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How to clear your drunk Facebook pics before Graph Search finds them

Let's face it, you probably have a few things you wish you hadn't shared. Fear not.


Kris Holt


Posted on Jan 18, 2013   Updated on Jun 2, 2021, 3:14 am CDT

With a new, deeper Facebook search on its way to a Web browser near you, it’ll be easier than ever for people to unearth all the embarrassing pages you may have liked, drunk photos you’ve been tagged in, or places you’ve checked into when you were supposed to be somewhere else.

Earlier this week, Facebook announced Graph Search, which is slowly coming to everyone’s page. It hopes to foster deeper and new connections between people by letting you make complex searches, like “friends of mine who live in the same city as me and like Justin Bieber”—so you know who’s banned from the soundsystem at your next party.

Let’s face it, you probably have a few things you wish you hadn’t shared. You may now be panicking in case your mother, prospective employer, or next potential date stumbles across it. 

Fear not! There’s a way to hide those things before they turn up in Graph Search and cause you a lifetime of shame and ignominy. Here’s our guide to clearing up your Facebook profile before your friends discover your fondness for that thing they all really hate (we’re not giving flippant examples because hey, to each his own).

First and foremost, it’s important to note that Graph Search won’t change any of your current privacy settings. So if you’ve made your profile completely private, relax. Nothing there will turn up in Graph Search. Only people with whom you’ve shared your likes, photos, check-ins, and personal information (whether those things are friends-only, shared with a list, or made public) will be able to see those details in Graph Search. 

Thankfully, for the rest of us who’ve shared way too much with far too many strangers, Facebook has ways to hide all the nasty little details we’ve posted.

While for now, Graph Search only covers your profile information (name, age, city, relationships, etc.), photos, interests (a.k.a. likes), and places you’ve been to, Facebook provided what was a very early look at the function this week. Graph Search will eventually index everything you have shared, so it’s worth taking the time to look through all your privacy settings.

For a quick fix, take a look at the privacy shortcuts option at the top right of your homepage. From here, you can select the default privacy setting for your future posts, view your Activity Log (we’ll get to that in a bit), and decide who can contact you.

In the actual privacy settings page, the Limit Old Posts tool lets you change the privacy setting to friends only on every non-private item you’ve ever posted on Facebook. It’s a fast fix, but what if there are things you want the entire world or just a subset of your friends to see?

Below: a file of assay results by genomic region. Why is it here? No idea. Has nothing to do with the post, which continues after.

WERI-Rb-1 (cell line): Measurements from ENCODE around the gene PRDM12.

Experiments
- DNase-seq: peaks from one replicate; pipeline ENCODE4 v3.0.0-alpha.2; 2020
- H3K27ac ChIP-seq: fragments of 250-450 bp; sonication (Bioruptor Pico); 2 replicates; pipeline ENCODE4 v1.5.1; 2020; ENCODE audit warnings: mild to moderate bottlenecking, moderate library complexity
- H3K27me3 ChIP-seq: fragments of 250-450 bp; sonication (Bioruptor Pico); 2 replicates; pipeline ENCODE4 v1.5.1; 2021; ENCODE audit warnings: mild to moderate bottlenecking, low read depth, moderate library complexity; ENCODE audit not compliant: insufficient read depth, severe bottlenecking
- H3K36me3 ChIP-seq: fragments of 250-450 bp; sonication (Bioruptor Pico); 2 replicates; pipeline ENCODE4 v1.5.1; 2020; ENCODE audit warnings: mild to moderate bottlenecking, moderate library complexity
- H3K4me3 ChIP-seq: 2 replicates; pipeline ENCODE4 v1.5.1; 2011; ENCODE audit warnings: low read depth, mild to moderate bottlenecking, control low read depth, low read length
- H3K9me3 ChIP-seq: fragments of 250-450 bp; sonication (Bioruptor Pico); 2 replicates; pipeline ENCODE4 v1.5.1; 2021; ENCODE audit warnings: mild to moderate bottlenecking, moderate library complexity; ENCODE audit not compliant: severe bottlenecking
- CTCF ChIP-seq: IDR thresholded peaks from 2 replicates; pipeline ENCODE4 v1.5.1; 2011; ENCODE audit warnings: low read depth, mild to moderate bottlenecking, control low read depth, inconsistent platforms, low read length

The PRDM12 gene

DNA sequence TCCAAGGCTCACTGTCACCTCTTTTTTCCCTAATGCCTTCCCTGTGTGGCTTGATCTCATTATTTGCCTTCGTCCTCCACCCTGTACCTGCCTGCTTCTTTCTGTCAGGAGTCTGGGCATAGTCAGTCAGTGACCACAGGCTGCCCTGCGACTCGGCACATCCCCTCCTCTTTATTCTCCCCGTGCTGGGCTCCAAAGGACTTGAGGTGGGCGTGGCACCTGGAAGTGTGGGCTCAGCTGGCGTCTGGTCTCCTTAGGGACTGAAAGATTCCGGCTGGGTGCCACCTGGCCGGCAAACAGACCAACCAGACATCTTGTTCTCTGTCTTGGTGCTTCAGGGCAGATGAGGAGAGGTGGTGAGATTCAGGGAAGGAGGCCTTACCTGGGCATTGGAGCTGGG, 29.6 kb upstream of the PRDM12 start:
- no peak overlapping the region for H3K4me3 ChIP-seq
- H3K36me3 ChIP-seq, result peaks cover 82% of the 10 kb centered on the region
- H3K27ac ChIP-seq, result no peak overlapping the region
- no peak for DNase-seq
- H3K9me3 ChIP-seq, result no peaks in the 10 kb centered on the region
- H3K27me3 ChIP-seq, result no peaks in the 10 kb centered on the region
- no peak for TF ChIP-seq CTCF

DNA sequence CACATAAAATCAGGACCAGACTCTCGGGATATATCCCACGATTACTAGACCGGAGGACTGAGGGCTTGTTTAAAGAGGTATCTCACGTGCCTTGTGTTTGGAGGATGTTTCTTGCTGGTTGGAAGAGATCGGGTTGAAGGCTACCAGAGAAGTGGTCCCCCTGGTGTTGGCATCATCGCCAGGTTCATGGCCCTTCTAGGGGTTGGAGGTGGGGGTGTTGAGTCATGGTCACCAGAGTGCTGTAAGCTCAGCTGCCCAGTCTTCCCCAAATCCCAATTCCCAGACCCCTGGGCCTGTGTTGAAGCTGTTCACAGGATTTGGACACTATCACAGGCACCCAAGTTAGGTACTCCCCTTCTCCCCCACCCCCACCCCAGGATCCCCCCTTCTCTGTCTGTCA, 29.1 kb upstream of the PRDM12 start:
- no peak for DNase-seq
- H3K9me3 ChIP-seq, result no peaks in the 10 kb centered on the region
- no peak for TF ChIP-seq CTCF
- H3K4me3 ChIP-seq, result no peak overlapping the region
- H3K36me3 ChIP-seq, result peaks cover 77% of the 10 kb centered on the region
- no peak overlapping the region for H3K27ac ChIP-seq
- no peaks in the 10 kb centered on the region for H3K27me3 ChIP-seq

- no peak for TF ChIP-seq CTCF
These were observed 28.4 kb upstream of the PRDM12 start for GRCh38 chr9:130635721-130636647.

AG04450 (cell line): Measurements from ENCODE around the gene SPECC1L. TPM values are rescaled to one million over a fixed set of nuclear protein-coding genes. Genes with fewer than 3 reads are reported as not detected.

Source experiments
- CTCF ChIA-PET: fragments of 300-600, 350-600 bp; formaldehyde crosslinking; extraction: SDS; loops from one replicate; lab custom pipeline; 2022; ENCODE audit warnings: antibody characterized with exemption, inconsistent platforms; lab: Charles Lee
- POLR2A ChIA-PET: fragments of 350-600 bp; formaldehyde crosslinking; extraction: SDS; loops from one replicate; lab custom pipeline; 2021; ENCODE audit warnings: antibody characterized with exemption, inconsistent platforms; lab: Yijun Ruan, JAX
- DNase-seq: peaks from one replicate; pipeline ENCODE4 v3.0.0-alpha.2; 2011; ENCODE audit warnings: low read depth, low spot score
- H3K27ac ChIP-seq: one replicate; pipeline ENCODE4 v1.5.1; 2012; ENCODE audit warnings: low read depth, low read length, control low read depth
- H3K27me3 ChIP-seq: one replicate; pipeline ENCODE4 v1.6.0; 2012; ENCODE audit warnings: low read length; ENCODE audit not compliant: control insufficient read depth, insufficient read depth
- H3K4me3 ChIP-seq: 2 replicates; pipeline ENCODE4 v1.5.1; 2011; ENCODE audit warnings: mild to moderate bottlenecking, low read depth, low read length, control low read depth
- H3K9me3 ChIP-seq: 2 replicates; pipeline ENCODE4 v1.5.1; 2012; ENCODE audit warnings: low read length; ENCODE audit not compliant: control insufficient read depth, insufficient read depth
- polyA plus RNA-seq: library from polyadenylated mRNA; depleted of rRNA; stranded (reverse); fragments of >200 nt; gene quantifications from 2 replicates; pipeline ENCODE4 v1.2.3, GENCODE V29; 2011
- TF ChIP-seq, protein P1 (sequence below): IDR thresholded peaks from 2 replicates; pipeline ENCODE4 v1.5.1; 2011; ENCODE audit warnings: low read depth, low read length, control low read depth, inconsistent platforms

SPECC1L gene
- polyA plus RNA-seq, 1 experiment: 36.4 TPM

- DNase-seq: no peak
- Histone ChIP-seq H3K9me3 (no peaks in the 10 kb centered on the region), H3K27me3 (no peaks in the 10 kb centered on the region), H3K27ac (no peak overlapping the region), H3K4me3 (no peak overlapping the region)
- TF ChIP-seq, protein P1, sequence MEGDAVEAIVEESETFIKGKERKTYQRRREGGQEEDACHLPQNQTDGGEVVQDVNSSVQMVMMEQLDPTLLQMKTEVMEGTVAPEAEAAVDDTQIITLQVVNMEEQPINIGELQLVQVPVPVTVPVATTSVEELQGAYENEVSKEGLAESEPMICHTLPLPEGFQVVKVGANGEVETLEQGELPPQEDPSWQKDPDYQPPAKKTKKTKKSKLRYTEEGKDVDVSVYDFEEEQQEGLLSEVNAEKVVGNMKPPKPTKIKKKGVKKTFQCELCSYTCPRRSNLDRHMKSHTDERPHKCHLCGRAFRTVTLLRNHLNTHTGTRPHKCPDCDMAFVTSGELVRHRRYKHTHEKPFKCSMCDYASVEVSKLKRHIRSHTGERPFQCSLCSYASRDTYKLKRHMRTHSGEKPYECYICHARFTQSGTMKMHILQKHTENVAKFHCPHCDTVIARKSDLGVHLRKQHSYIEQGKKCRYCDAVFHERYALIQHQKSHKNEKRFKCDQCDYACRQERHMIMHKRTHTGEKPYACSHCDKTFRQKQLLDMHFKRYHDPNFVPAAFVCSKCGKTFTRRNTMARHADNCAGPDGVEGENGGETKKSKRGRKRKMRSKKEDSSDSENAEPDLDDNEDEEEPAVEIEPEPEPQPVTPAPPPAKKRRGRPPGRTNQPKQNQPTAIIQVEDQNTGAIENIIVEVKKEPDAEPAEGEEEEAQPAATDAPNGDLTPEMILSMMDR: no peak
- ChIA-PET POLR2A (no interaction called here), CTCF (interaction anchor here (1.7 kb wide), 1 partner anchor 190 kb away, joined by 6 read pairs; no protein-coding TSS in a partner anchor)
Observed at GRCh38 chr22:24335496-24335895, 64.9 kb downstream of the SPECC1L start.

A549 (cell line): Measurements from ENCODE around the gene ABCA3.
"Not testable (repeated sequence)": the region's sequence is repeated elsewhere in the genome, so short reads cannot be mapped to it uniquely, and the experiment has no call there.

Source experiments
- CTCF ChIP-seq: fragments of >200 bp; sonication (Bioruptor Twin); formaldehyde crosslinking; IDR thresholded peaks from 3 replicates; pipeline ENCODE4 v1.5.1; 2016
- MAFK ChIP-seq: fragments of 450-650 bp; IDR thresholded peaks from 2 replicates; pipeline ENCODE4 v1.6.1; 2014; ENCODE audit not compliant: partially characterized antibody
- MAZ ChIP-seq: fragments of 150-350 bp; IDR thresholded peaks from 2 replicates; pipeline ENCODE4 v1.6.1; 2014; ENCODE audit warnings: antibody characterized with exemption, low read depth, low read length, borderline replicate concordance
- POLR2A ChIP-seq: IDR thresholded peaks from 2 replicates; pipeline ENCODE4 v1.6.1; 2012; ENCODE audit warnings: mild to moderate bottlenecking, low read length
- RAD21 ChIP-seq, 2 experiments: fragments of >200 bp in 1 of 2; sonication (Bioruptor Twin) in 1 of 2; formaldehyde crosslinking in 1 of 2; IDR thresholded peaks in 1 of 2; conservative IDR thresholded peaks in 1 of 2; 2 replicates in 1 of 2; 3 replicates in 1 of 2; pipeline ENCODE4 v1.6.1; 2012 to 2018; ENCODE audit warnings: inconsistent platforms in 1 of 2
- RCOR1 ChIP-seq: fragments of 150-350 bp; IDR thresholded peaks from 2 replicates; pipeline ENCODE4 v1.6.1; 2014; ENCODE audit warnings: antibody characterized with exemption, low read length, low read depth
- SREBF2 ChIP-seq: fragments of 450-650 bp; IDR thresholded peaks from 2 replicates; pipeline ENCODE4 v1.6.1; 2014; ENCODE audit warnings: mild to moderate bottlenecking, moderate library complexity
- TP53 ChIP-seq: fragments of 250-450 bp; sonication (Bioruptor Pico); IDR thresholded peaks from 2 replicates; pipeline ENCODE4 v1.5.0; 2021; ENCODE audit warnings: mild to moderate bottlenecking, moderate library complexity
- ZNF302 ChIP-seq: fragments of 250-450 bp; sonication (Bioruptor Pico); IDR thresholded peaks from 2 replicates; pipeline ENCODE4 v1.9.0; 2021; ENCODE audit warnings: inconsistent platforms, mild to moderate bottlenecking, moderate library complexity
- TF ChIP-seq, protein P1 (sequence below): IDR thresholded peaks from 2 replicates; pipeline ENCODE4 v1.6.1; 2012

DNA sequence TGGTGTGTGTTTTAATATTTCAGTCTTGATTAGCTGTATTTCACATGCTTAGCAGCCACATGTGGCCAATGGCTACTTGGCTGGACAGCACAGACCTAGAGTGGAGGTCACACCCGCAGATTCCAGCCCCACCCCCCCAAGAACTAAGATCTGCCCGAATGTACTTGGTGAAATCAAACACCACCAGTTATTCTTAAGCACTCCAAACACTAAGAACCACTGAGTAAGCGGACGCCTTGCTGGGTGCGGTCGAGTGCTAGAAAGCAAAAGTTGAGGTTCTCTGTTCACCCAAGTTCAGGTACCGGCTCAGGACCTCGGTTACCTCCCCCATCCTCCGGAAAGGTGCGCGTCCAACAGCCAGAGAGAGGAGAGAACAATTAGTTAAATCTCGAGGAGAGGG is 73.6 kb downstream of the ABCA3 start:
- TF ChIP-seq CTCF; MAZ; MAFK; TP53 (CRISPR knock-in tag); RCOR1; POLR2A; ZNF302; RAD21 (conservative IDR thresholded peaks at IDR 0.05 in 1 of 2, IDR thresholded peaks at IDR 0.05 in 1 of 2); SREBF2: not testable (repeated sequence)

Clicking the “update info” button on your profile takes you to a page where, oddly enough, you can update your profile information. Not only that, but you can change the privacy settings for each item.

Say I don’t want to the entire world to know where I’m living. I can change the option highlighting my current location to friends-only, like so.


Your photos will probably take a little more time to wade through, depending on how many you have. You can change the privacy settings on individual photos or albums. Making matters more complicated is the issue of photos posted by others in which you’ve been tagged. Facebook’s video on Graph Search privacy explains who can see such photos and how to untag yourself from multiple photos at once.

As for places, you’ll need to head over to your Map (accessible from your profile). From here, you can make your visits to places semi-private or private or delete them if you don’t want them turning up in search. 

To edit who can see your likes, click on the Likes tab in your profile. The edit function will let you control who can see which category of likes. While you’re there, it’s worth taking a look through the history of pages you’ve liked to see if there are any potentially embarrassing things you’ve liked you don’t want anyone to know about.

While you’re taking care of business, you may find it helpful to go through your Activity Log (again, you can reach this from your profile) to see which of your Facebook activity is public, friends only, or private. Everything you’ve ever done on Facebook, save for your private messages, should be listed here. Taking the time to change your settings on potentially scandalous posts may be a slog, but you might thank yourself for it later if a prospective employer takes a peek at your profile and finds no cause for concern.

Lastly, Facebook eventually plans to include Instagram data, along with Open Graph actions in Graph Search. This covers any app from which you share information to Facebook. Take a few minutes to change who can see activity from each of your apps (and clearing out the ones you don’t use anymore). You’ll be glad you did.

And you’re done! Good job, good effort. Have a drink to reward yourself. Just don’t take pictures and share them later.

Photo by PhotoCo/Flickr; Screenshots via YouTube, Facebook

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*First Published: Jan 18, 2013, 5:04 pm CST